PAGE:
Law as Watson is the real surprise, in that he renders all other Watsons somewhat second-rate. He’s the perfect foil for Downey’s glassy-eyed, often manic sleuth. With his stern discipline, impeccable manners, calm demeanor and rigorous attention to detail, he brings Holmes back down to earth … even if the crime at hand tends to require outside-the-box thinking.
There’s the question of whether the Holmes-Watson arrangement isn’t suggestive of homosexuality. Well, of course it is. Who cares? Aren’t C-3PO and R2-D2 husband and wife? Ritchie never highlights or even does much with the possibility; once or twice, it’s played for a gag, but that’s all. Downey and Law never play to it; the film wisely leaves the true nature of their relationship to subtext, just as, it seems to me, Conan Doyle did.
The first “Sherlock Holmes” is a wonder, funny as hell, charming, imaginative, briskly paced and tremendously entertaining – one of the best films of an otherwise so-so year for movies. It has the added pleasures of the devilish Mark Strong as the villain, Lord Blackwood, and Rachel McAdams, lovely and bewitching as Holmes’ sole (female) love interest (of sorts), Irene Adler. The plot borrows heavily from Conan Doyle without adapting any particular story or case. I miss the visits from various breathless clients with whopping tales of woe, but the script hangs together very well, even if it occasionally feels like a clothesline for sensational action scenes (of which there are plenty).
The movie does take a few liberties. For one thing, Holmes is portrayed here as more of a bruiser than his literary counterpart; there’s a brilliant bare-knuckles boxing match in which Sherlock takes on a man twice his size and beats him easily, demonstrating Ritchie’s technique of breaking down and spelling out the detective’s moves. (“Haymaker … break ribs … left to the jaw … breakfast is served!”) For another, Holmes’ addiction to cocaine is hardly even suggested, though I’ve always preferred to believe that he finds no drug more satisfying than his own personality.
Finally, there is the issue of the “big bad” villain who features more prominently in “A Game of Shadows.” That would be Professor James Moriarty, played here by the slightly underrated Jared Harris. Moriarty is the Darth Vader of the Sherlock Holmes saga, and it would have been criminal (ha) to omit him from this incarnation. While only glimpsed in the first film, Moriarty gets plenty of screen time with Holmes in the second movie, if not quite enough. Harris underplays the villain, playing him as less of a mustache-twirler than a calculating egotist whose intellect matches – if not surpasses – Sherlock’s. Indeed, the film makes it clear that they are two sides of the same coin (or chess piece) – Moriarty is even described as a “Cambridge boxing champion.” The moments between Downey and Harris are absolutely the best thing about “Game of Shadows.” In their final scene, they do combat first on the chessboard, then in their minds, where the real battle is always played out. Downey gives them both a memorable sendoff … and if you recall the death of Sherlock Holmes in literature, you can probably picture the moment.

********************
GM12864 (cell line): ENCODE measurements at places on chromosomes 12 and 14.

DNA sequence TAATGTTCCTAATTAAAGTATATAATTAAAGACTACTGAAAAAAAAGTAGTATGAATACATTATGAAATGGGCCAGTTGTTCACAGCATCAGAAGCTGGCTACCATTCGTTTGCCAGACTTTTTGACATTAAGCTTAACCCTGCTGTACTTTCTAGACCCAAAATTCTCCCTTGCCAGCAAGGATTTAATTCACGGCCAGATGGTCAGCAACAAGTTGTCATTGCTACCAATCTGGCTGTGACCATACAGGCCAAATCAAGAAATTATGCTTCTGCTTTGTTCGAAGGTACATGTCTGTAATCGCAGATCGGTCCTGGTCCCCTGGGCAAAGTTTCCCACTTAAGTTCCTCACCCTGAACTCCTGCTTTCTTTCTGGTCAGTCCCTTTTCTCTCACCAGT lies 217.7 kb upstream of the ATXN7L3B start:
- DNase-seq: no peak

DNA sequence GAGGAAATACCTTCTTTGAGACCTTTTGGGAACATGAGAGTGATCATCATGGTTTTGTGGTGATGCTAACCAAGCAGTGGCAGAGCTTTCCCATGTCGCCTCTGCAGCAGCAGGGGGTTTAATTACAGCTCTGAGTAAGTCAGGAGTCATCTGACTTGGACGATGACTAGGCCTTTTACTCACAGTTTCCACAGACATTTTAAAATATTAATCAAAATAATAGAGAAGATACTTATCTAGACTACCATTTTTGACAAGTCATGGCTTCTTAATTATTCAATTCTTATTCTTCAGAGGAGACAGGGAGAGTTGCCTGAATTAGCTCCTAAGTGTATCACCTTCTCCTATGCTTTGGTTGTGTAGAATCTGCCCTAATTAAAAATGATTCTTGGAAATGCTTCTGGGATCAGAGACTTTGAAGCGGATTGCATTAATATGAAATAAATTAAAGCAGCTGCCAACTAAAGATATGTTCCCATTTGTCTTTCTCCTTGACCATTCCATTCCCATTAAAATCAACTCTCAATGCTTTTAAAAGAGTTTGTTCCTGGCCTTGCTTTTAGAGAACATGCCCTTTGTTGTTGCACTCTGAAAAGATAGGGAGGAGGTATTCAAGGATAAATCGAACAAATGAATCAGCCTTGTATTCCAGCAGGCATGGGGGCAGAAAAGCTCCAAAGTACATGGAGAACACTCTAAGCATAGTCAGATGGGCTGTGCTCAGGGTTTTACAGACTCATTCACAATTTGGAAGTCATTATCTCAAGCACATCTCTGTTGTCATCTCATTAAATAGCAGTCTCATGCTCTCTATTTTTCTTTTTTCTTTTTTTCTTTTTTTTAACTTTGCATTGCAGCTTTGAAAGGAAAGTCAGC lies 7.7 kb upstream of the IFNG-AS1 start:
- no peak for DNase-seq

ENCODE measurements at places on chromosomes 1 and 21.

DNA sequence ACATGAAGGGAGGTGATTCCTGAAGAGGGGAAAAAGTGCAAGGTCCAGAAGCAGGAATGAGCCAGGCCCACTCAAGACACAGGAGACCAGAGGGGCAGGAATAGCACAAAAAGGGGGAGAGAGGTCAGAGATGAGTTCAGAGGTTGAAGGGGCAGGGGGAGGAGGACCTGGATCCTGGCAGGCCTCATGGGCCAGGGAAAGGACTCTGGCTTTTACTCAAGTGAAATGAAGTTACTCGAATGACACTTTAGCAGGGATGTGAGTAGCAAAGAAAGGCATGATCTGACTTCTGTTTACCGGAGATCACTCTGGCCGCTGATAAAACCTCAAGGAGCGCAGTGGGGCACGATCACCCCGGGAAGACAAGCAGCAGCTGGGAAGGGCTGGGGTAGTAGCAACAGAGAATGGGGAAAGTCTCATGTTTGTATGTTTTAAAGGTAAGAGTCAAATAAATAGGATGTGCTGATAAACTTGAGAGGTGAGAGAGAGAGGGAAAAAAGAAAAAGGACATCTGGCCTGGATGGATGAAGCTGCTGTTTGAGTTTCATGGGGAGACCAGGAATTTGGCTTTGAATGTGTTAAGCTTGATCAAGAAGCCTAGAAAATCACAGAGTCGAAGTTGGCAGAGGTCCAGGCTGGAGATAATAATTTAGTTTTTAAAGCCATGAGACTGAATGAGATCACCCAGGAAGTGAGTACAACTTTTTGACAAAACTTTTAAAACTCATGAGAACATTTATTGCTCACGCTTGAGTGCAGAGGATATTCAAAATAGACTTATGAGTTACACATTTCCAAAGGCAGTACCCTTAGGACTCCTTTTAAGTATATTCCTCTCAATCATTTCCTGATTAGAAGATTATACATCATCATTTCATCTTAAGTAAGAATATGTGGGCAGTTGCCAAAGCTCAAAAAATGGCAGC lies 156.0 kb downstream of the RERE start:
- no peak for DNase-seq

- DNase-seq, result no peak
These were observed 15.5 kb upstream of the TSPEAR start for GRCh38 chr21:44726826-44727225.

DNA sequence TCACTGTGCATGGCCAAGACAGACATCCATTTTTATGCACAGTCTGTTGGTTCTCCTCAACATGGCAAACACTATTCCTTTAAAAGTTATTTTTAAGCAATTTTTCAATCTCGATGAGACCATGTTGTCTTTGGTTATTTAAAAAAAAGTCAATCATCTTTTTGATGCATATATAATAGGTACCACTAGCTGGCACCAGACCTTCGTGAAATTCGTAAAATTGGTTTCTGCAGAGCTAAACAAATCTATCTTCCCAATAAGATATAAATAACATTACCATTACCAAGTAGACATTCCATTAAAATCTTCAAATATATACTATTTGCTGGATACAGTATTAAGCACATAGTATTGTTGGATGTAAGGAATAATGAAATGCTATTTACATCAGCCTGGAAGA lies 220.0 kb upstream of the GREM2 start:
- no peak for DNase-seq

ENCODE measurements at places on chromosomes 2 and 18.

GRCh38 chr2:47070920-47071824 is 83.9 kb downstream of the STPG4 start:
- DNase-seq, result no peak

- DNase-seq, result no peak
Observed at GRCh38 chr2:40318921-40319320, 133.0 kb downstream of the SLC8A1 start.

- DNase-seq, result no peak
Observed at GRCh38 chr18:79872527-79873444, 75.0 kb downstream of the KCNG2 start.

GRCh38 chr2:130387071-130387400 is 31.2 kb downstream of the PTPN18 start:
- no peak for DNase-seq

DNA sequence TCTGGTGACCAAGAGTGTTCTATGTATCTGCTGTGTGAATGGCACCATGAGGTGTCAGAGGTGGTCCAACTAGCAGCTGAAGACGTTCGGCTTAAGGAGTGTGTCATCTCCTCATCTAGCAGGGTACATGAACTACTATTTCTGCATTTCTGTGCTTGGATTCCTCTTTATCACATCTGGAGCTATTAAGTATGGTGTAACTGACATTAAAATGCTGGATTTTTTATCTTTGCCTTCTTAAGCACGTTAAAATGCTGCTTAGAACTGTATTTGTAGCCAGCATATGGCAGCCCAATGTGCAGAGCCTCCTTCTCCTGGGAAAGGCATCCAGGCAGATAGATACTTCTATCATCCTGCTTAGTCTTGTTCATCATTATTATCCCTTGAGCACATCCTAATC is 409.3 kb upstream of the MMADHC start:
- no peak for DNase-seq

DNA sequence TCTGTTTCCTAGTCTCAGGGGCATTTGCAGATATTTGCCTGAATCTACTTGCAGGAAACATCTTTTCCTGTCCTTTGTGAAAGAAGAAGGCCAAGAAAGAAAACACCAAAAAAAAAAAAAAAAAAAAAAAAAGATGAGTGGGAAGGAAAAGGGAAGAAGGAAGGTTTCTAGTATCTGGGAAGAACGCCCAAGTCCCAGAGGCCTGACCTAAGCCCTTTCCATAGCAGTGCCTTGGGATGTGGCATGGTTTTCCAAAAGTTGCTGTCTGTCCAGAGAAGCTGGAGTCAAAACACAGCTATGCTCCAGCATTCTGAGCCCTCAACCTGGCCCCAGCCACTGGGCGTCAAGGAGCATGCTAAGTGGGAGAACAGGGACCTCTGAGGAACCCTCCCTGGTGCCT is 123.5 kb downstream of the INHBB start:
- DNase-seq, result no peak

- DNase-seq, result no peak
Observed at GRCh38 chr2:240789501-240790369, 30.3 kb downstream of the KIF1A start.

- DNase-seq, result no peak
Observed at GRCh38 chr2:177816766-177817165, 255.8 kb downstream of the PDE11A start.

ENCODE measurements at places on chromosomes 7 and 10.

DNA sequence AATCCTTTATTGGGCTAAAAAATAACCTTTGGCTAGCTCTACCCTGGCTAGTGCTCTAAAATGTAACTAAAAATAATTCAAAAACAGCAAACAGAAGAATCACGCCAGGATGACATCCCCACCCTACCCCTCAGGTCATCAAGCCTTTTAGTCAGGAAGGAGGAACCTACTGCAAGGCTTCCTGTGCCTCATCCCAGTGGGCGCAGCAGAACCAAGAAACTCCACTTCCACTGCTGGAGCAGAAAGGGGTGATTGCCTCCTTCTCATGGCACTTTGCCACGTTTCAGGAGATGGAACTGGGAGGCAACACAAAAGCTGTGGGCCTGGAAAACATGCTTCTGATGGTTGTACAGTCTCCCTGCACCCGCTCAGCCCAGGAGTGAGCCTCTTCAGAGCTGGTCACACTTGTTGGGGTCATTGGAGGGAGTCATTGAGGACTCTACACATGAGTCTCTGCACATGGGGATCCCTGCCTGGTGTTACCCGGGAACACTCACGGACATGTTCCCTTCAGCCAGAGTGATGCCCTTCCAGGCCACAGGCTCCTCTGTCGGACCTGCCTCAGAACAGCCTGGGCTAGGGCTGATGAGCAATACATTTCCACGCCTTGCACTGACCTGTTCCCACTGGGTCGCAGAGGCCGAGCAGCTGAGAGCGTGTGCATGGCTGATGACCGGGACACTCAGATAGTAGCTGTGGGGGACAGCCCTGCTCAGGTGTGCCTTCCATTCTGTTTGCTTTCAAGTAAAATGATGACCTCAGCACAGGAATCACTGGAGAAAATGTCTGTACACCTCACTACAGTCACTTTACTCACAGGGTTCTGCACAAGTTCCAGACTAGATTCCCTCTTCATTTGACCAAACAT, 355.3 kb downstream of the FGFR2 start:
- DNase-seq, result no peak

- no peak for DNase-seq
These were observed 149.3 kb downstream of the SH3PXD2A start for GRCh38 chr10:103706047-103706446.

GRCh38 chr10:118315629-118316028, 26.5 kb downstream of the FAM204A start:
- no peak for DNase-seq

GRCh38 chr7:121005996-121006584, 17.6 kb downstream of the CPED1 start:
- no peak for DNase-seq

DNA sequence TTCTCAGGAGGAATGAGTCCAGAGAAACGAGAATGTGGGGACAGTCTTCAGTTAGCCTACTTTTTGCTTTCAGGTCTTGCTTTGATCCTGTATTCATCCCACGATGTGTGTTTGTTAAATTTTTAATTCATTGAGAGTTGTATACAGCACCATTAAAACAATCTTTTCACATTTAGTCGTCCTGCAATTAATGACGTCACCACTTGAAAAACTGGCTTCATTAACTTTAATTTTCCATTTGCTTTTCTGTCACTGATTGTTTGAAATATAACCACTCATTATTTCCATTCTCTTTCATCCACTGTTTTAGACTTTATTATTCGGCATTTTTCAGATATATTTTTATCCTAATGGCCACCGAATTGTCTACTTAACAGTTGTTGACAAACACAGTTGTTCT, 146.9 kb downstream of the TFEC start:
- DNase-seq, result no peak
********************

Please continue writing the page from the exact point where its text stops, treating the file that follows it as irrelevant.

That said, “Game of Shadows” is the lesser film. It’s not as well-written, relying heavily on action sequences that contain way, way too many special effects (I’m thinking here of the prolonged gun battle on the train, and the tiresome chase in which bullets shred trees like tissue paper.) Harris plays Moriarty a bit too softly, deferring to the overwhelming brilliance of Downey, whose performance is another keeper. There are two scenes in which a character would have died many times over were it not for their necessity to the plot. The second act is a bit of a drag. And, finally, Noomi Rapace, hot, at the time, from “The Girl With the Dragon Tattoo,” is thoroughly wasted as one of the most superfluous supporting characters I’ve ever seen in a major film. She gets a scene where she literally sits and listens to Downey talk, contributing nothing to the action. For whatever reason, Ritchie treats her like pure window dressing, which we know isn’t the case – she’s GREAT in “Dragon Tattoo” and deserved a better role here.
In all, the Sherlock Holmes feature films are a hit, a pleasure, a shot of pure entertainment. If there is a third, I will be “all in.”